• There are many things in this world that simply don’t make sense. As adults, we either choose to accept them, ignore them or don’t even notice that they exist. Kids on the other hand often have an untainted, naive and uncensored perspective. They ask questions or point things out that we may have never thought about on our own. They seem to take nothing for granted and love to ask “Why?”

    This past week I had the pleasure of taking my kids to a Dodger game. We had a great time but had to take a restroom break during the 7th inning stretch. I usually try to avoid the mad rush to the restroom and ask my kids if they have to go during other innings. But, of course, somehow they hold it in or don’t have to go until everyone else does. They don’t want to miss out on any of the action.

    “Why does everybody else only wash their hands when they are done and not wash-up first?”

    My six year old, upon entering the bathroom, went straight to the sink and started washing his hands. “I thought you had to go to the bathroom?” I asked. “I do,” he answered, “I’m washing my hands first.” That made me pause. He then joined me in line and asked, “Why does everybody else only wash their hands when they are done and not wash-up first?” Truthfully, I had no answer for him and simply said, “I don’t know, but that’s a good idea!” One of the other patrons standing in line overheard our conversation and half-jokingly remarked, “It’s to conserve water, son.” Good point, I thought and joked back, “Well, in that case I guess he’ll have to cut out washing his hands after he’s done using the facilities.” I then turned back to my son and assured him that it was okay for him to wash his hands both times while still being conscious to conserve water.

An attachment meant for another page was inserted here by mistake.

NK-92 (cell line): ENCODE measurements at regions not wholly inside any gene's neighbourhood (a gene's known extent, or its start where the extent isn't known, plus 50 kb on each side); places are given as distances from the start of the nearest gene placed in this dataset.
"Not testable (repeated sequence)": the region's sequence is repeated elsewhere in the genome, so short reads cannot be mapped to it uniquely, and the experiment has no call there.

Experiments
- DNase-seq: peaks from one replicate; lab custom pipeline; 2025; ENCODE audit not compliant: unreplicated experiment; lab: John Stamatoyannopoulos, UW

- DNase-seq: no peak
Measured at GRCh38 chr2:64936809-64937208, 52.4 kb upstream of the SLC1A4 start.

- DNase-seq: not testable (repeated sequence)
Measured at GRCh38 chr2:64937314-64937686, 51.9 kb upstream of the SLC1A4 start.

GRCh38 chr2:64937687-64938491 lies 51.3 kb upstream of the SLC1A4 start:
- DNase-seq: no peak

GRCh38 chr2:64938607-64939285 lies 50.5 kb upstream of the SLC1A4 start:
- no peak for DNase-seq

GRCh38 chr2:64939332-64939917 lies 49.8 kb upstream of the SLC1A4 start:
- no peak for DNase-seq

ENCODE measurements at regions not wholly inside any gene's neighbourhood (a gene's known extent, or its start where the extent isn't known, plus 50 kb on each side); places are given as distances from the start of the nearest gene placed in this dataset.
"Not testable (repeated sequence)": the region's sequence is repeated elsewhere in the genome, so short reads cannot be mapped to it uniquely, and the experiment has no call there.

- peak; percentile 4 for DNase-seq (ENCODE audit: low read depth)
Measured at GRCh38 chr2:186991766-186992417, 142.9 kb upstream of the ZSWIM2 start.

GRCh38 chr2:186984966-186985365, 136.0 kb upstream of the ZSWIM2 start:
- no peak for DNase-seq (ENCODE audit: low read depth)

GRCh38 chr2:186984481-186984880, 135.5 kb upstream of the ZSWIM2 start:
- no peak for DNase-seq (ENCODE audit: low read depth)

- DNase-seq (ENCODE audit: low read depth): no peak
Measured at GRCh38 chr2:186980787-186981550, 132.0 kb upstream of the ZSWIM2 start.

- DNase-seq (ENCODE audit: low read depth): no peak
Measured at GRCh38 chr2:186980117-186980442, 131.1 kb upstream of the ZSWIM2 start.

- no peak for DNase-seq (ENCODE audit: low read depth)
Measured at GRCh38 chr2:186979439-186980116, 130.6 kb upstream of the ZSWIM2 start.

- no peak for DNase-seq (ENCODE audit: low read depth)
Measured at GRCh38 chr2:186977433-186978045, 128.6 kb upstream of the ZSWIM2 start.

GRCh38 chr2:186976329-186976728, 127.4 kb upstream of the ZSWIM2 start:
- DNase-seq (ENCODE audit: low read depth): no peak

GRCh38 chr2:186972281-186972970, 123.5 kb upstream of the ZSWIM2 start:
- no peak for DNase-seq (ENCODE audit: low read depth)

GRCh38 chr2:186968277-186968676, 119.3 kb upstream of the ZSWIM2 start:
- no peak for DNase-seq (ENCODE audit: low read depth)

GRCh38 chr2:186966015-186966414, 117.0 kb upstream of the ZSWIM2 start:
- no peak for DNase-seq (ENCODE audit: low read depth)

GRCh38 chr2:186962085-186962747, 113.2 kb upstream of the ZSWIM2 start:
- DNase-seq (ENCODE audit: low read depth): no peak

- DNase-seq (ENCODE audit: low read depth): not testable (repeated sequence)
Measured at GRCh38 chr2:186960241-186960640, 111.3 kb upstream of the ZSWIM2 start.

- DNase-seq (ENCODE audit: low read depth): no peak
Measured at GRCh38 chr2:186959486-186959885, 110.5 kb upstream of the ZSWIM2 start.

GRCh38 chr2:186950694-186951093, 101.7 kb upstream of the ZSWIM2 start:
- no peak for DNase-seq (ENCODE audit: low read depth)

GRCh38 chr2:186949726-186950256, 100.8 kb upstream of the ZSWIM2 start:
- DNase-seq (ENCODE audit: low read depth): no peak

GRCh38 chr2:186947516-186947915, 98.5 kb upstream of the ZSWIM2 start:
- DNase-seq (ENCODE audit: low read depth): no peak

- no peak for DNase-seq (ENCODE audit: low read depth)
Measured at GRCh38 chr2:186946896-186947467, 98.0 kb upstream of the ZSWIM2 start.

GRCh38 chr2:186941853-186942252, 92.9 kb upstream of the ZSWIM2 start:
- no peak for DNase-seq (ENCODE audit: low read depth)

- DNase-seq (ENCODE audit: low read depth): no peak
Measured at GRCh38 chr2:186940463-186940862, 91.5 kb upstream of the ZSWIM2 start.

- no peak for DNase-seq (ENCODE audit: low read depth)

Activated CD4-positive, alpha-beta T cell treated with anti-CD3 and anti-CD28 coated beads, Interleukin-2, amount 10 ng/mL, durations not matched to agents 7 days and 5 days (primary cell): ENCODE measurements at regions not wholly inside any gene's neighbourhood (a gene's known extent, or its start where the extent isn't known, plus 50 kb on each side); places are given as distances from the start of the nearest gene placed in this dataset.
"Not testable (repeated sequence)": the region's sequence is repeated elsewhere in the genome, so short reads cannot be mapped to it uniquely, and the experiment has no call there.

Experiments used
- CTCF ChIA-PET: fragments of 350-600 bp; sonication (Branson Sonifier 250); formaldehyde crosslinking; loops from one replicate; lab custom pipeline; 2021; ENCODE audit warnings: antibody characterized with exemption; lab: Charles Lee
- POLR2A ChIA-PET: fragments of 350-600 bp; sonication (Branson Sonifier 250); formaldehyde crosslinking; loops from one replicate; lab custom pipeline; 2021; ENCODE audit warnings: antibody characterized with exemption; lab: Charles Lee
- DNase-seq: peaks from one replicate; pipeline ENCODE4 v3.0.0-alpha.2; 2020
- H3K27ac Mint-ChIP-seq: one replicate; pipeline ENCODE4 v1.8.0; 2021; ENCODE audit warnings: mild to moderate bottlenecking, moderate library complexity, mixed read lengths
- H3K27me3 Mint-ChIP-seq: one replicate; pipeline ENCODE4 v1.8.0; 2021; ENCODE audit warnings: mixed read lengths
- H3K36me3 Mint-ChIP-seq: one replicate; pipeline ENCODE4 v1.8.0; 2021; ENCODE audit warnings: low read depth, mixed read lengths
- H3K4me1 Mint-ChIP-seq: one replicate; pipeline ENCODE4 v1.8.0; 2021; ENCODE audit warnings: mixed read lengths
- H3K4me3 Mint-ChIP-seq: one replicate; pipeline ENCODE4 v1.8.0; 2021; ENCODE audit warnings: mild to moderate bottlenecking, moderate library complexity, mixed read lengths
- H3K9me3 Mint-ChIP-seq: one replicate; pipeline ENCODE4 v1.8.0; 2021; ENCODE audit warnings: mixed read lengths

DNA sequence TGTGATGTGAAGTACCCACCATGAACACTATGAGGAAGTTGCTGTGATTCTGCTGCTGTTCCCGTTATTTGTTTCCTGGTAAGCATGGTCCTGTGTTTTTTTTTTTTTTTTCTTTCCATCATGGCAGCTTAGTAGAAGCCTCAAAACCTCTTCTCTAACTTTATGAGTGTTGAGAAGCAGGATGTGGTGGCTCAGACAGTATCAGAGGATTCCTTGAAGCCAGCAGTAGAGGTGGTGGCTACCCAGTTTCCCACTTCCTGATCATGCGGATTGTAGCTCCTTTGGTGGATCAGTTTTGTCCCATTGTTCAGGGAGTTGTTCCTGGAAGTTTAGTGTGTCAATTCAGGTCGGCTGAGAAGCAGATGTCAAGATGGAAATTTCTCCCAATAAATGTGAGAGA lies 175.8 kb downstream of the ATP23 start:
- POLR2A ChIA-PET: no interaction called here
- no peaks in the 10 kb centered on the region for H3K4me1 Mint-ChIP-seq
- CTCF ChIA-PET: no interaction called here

“That’s just the way it is!”

    I’m sure that we have all, at some point, gotten annoyed by the non-stop questions kids often ask. Why this, why that…etc. Out of frustration or a lack of knowledge, we may sometimes fall back upon, “That’s just the way it is!” This incident made me realize and appreciate how often the most brilliant creations, improvements, and effective changes come from people asking questions (e.g.; Why can’t we do things differently or is there a better way?).  It reminded me to encourage my kids to ask questions, learn from them and even more importantly give them the ability to effect change.  At the very least, you’re promoting creativity by allowing them to think “out of the box.” It’s a learning opportunity for everyone, and you never know…you might just have the next great inventor sitting right next to you!